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CD Review

Wolfgang Rihm

Wergo 6756
  • String Quartet No.11
  • Interscriptum *
  • Grave
* Marcus Bellheim, piano
Minguet Quartet
Wergo WER6756-2
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Wolfgang Rihm was born in 1952. His compositions are in some ways hard to characterize. They are not unconventional or always particularly experimental. But neither do they cover entirely familiar ground. This is particularly true of his chamber music. Here is a pleasing new CD from Wergo of Rihm's four movement eleventh String Quartet, which was written between 1998 and 2010. The disk also contains a "Duo" for string quartet and piano, Interscriptum (2000/2002), and a single movement for string quartet written in memory of Thomas Kakuska, Grave (2005). The latter two pieces last under and about half as long as the main work respectively.

Time, duration and pace are important. The impact of the first movement of the String Quartet, for instance, comes in no small part from the fact that it begins moderato. It also begins in an almost elegiac, tonal way; and rapidly develops into a musical world that sounds as though it's much more disparate and centrifugal.

Begun in 1998 for the Takács, this quartet caused Rihm difficulties which he only resolved in two bouts of work on it in 2004 and a further six years after that, in 2010. Although remaining a work of great contrast, the Eleventh String Quartet is in no way fragmented or discontinuous. And the Minguets play it in the spirit which it needs: of variety and indeed contrast. Even within single movements… the longest first movement for instance. That goes from relaxed to agitated, seemingly confident and "coping", to anguished and almost emotionally distressed. So the one quality which the members of the quartet, who have been together since 1988, accentuate is tension. Their tempi and sense of movement, though, arise from the melody and harmony; not from any idea that Rihm needs to have gruffly cauterized distress mapped onto his music for effect. The phrasing in each of the movements seems as much like the knowledgable conversation of an expert rather than the enthusiastic agitation of a novice.

The Quartet is a substantial work. It explores much ground and uses multiple strong techniques with which the Minguets are well in tune. Where melodiousness is needed (as at the start of the lento second movement – also redolent of Beethoven, as is the start of the allegro con fuoco third of Tippett), their style is gently melodic. But they achieve the more bitter or astringent moods equally convincingly. Although there is a realism, almost an earthiness, to their playing, which is closely miked.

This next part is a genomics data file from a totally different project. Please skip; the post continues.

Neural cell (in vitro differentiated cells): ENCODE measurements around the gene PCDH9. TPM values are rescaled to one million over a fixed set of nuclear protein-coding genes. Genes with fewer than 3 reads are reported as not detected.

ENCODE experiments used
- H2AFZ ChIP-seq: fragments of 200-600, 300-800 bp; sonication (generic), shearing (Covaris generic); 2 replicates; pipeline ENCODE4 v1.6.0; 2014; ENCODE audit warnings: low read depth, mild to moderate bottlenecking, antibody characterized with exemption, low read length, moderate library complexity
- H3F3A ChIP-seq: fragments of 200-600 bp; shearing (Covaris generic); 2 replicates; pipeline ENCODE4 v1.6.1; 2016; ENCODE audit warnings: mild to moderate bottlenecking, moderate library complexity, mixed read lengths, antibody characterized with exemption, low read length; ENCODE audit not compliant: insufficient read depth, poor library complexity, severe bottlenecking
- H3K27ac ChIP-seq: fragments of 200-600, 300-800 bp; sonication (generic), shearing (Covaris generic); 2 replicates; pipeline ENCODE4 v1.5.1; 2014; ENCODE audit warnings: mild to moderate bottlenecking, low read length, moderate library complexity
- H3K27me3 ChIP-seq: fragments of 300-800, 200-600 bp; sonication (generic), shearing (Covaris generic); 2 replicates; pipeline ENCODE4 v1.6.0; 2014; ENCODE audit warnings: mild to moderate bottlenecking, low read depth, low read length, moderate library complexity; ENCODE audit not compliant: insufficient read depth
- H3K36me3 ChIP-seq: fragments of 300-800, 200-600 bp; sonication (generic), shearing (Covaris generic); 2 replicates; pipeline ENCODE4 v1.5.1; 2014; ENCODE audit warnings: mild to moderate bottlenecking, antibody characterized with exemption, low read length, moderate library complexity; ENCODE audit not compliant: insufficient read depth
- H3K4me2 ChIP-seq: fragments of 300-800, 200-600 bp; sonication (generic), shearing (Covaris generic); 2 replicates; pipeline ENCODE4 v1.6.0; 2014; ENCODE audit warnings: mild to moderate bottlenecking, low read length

Interscriptum is a much more angular piece than even the string quartet's most aggressive moments. Although it pointedly starts and ends in slowness and quiet, it's punctuated with new ideas and motives at the same time as there are extended runs on one or other of the five instruments as they seem to explore – yet delight in gathering sporadically to "discuss" – the corners of the room which they inhabit. For Rihm is at pains to set limits and boundaries. Perhaps the most remarkable aspect of this piece is the way in which the composer sustains its energy over fifteen minutes, which hardly let up, and yet are varied in texture and harmony.

Although the conceptual center of gravity of the slightly longer Grave is quiet and rest, it too is interrupted by sharper moments and interludes. These have their own logic and serve actually to support and emphasize the work's sense of stasis. Although the microscope under which the minutiae of music played almost in slow motion at times could over-expose the sounds and mechanics of the strings, this is not Rihm's intention in grave; nor indeed in any of his works. It's the result, the way the components work together, that matters. Yet again the Minguets work completely in accord with this intention and throw all the light on the totality of the composition, rather than its unfolding or its purely sonic elements.

That approach of performance style is just what is needed. Rihm's is hard music to pin down. But the players on this CD are well enough aware of the composer's intents not to let such a distraction work against the production of coherence, unity and a compelling end-result. The temptation would have been to impose an all too linear exposition from beginning to end. That's avoided. Their playing delves into each change in dynamic and articulation, producing tension as well as forward movement, a lingering over interesting tension in addition to a sense of urgency. The contrasts within Grave, which is perhaps the most satisfying of the three works on the CD, illustrate this skill well: their technique immediately allows us to feel how firm are the hands we're in. Yet never draws attention to itself. We forget the intricacies and subtleties of the score in favor of its contours and sense of development.

The acoustic, the Deutschland Kammermusiksaal in Cologne, is dry and warm. It may lack a little responsiveness to some listeners seeking perhaps more of a sense of performance and sound; but it certainly directs our attention to Rihm's musical ideas, which are always worth following. The booklet has helpful background and actually contains some extracts from the score – although a little too small to read easily. If you enjoy Rihm's music, you'll want to get this attractive CD, which has to be considered as as typical of this interesting and lively composer's current musical development as any other.

Copyright © 2013, Mark Sealey

Trumpet